Post Belmont Stakes: It's About Who Won the Race!
Hey America…It Isn’t About Who “Lost” The Belmont Stakes: It’s About “Who” Won The Belmont Stakes!
From Quarter Cracks To Crack Pots, The Post Race Discussion Sets All The Wrong Tones.
By Jim Hurley
Call me a sourpuss or kill joy or any other pejorative you want to attach, but the coverage of thoroughbred racing from the moment that California Chrome won the Preakness Stakes to the lingering hiss of air that is still oozing out of that deflated event-balloon of preordained canonization was and is an insult to the accomplishments of every other horse, trainer, owner, jockey and attendant who puts the sweat and blood into the very game that gave Dumbass Stables and at least one of their quite ungracious owners the platform in the first place.
Certainly I’m not blaming California Chrome for the stupidity of his front running Andy Warhol (without the talent or grace) "15 minutes of fame" connections and followers, but to intimate that the defeat took something away that “America really needed,” according to the rambling paranoia of the colt’s owner is of course hyperbole at its current media as informative news best.
First the disclaimer. On Saturday, we released to our clients, in order, Medal Count, Chrome and Tonalist. So obviously we believed that California Chrome was going to be in the mix and got everything we could have asked for from both Tonalist and Medal Count and my suspicions about the Kentucky Derby and Preakness winner were, unfortunately more damaging than we projected.
That being said, if the mass media coverage of the Belmont Stakes had been a little less "Chrome-centric", a little less “event above everything” myopic, perhaps what turned out to be a great horse race and not a failure of pre-ordination, the explosion of attention brought to the game by the chance for the Triple Crown might have actually turned a handful of those exposed to the wonder of the game into serious attendees on more than three occasions: the Derby (327 days to the 2015 run for the roses), Preakness and Belmont each year.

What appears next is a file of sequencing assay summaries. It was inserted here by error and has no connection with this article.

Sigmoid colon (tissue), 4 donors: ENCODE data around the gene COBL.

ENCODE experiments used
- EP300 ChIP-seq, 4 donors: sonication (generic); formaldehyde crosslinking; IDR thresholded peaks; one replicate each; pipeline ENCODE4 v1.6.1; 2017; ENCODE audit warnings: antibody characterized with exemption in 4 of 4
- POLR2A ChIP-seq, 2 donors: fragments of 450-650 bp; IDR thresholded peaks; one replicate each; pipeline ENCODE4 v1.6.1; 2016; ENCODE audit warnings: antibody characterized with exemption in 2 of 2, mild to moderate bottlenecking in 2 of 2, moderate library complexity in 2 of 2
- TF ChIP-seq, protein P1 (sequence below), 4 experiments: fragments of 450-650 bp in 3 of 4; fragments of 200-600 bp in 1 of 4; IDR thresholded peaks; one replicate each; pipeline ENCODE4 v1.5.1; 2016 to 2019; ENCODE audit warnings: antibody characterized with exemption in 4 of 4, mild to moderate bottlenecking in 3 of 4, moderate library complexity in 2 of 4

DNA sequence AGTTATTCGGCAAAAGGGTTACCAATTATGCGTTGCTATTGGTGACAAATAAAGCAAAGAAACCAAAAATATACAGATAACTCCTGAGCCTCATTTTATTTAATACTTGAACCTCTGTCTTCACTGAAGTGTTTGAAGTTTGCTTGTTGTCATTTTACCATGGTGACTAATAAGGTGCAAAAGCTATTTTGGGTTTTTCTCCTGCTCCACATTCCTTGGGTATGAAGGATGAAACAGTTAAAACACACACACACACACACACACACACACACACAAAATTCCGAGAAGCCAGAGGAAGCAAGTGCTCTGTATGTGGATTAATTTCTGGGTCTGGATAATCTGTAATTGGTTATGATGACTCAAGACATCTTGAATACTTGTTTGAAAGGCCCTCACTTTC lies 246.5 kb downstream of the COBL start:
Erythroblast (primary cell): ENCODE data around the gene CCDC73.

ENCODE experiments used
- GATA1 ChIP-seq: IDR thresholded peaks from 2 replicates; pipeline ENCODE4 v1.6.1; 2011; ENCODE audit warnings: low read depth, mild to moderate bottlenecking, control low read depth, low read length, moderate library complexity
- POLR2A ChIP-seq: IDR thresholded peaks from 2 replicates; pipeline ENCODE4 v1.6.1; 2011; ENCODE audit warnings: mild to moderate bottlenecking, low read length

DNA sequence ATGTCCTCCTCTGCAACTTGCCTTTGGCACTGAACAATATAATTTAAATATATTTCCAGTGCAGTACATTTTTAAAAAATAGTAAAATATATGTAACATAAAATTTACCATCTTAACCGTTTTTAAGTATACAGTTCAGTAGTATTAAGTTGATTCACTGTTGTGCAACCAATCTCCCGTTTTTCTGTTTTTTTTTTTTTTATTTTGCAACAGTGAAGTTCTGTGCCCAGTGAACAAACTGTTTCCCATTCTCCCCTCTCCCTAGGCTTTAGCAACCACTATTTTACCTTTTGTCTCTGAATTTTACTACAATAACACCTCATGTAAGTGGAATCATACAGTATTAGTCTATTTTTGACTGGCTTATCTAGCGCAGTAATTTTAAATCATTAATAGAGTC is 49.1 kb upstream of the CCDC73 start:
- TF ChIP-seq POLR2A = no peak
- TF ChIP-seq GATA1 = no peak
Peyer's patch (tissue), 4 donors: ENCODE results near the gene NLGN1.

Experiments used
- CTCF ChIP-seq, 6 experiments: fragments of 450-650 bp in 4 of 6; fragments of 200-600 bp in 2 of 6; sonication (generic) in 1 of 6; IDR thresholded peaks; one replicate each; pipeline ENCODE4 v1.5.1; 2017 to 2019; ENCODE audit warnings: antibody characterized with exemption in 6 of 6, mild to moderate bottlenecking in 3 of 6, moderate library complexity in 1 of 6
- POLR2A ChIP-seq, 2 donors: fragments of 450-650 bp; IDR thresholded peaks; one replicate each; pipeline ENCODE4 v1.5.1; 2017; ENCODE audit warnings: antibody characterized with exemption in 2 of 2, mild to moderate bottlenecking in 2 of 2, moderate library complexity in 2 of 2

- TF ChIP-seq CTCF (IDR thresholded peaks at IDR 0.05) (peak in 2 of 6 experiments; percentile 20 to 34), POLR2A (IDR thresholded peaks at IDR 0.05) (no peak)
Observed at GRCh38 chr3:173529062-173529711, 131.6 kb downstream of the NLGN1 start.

Let’s get the (owner) Coburn sour grapes out of the way first…
“I’ll never see, and I’m 61 years old, another Triple Crown winner in
my lifetime because of the way they do this. It’s not fair to these horses
that have been in the game since day one. If you don’t have enough points
to get into the Kentucky Derby you can’t run in the other two races.
“It’s all or nothing because this is not fair to these horses that have been
running their guts out for these people and for the people who believe
in them. This is a coward’s way out, in my opinion. This is a coward’s way out.”
Tom Coburn—Part Owner Of California Chrome
It is amazing how much Coburn showed what an ignorant neophyte he is.
First (and obvious): were only the horses that ran in the Derby permitted to go in the Preakness and Belmont the public…the adoring people these horses have been running their guts out for…would have been subjected to a three horse field of California Chrome, Ride On Curlin and General A Rod in the Preakness and a California Chrome, Ride On Curlin and General A Rod three horse field in the Belmont Stakes…yup, that sure would have been compelling. But this observation is easy to make.
What is really insulting is the comment about the way they do this. I have to assume that the they Mr. Coburn is speaking about are Robert Evans, the owner of Tonalist (a son of Tapit, whose stud fee is $150K), WinStar Farms, the owner of Commissioner (a son of A.P. Indy whose stud fee is $150K) and Spendthrift Farm, the owner of Medal Count (who was purchased for $360K.)
Hopefully trainer Art Sherman, who has been a mensch about this all along, and to his credit wouldn’t even use the (slight, up above the shoe) scrape of a quarter crack as an excuse will have by now explained that it was California Chrome who created the wonderful six-race win streak and not Mr. Coburn or Art Sherman or Victor Espinoza (no disrespect to the latter two.) And hopefully Sherman has explained to Mr. Coburn that without the likes of the lifetime investment in horse racing by the likes of Robert T. Evans, WinStar and Spendthrift there would be no arena for California Chrome to first shine and then be slightly tarnished on.
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Can We Talk About The Winners Now?